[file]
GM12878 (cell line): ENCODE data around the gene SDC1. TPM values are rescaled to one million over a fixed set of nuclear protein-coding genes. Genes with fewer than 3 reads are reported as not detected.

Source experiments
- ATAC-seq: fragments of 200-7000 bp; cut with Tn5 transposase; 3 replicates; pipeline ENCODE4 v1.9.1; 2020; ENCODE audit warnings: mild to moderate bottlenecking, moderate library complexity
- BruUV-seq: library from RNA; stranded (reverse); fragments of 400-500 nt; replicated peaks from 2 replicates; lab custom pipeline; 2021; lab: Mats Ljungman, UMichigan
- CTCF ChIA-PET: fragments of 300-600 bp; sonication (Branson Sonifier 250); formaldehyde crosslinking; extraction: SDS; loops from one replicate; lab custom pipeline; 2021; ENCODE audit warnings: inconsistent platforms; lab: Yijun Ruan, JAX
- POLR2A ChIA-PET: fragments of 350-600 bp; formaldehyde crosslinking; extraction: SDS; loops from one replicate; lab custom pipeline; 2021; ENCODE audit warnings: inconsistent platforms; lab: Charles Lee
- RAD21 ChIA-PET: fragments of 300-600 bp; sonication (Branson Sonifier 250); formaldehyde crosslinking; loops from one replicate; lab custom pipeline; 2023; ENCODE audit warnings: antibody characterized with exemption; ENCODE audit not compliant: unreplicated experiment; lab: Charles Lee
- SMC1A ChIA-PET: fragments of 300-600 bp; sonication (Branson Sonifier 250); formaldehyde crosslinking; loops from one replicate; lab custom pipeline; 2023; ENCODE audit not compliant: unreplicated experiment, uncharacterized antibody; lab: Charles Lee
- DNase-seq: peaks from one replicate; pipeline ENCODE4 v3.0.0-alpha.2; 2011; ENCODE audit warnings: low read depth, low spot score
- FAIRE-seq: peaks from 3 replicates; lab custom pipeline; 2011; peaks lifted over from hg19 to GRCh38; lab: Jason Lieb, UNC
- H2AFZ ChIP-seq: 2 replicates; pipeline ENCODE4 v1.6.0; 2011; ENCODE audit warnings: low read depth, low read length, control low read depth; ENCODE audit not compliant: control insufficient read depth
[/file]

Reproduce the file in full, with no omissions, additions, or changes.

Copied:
GM12878 (cell line): ENCODE data around the gene SDC1. TPM values are rescaled to one million over a fixed set of nuclear protein-coding genes. Genes with fewer than 3 reads are reported as not detected.

Source experiments
- ATAC-seq: fragments of 200-7000 bp; cut with Tn5 transposase; 3 replicates; pipeline ENCODE4 v1.9.1; 2020; ENCODE audit warnings: mild to moderate bottlenecking, moderate library complexity
- BruUV-seq: library from RNA; stranded (reverse); fragments of 400-500 nt; replicated peaks from 2 replicates; lab custom pipeline; 2021; lab: Mats Ljungman, UMichigan
- CTCF ChIA-PET: fragments of 300-600 bp; sonication (Branson Sonifier 250); formaldehyde crosslinking; extraction: SDS; loops from one replicate; lab custom pipeline; 2021; ENCODE audit warnings: inconsistent platforms; lab: Yijun Ruan, JAX
- POLR2A ChIA-PET: fragments of 350-600 bp; formaldehyde crosslinking; extraction: SDS; loops from one replicate; lab custom pipeline; 2021; ENCODE audit warnings: inconsistent platforms; lab: Charles Lee
- RAD21 ChIA-PET: fragments of 300-600 bp; sonication (Branson Sonifier 250); formaldehyde crosslinking; loops from one replicate; lab custom pipeline; 2023; ENCODE audit warnings: antibody characterized with exemption; ENCODE audit not compliant: unreplicated experiment; lab: Charles Lee
- SMC1A ChIA-PET: fragments of 300-600 bp; sonication (Branson Sonifier 250); formaldehyde crosslinking; loops from one replicate; lab custom pipeline; 2023; ENCODE audit not compliant: unreplicated experiment, uncharacterized antibody; lab: Charles Lee
- DNase-seq: peaks from one replicate; pipeline ENCODE4 v3.0.0-alpha.2; 2011; ENCODE audit warnings: low read depth, low spot score
- FAIRE-seq: peaks from 3 replicates; lab custom pipeline; 2011; peaks lifted over from hg19 to GRCh38; lab: Jason Lieb, UNC
- H2AFZ ChIP-seq: 2 replicates; pipeline ENCODE4 v1.6.0; 2011; ENCODE audit warnings: low read depth, low read length, control low read depth; ENCODE audit not compliant: control insufficient read depth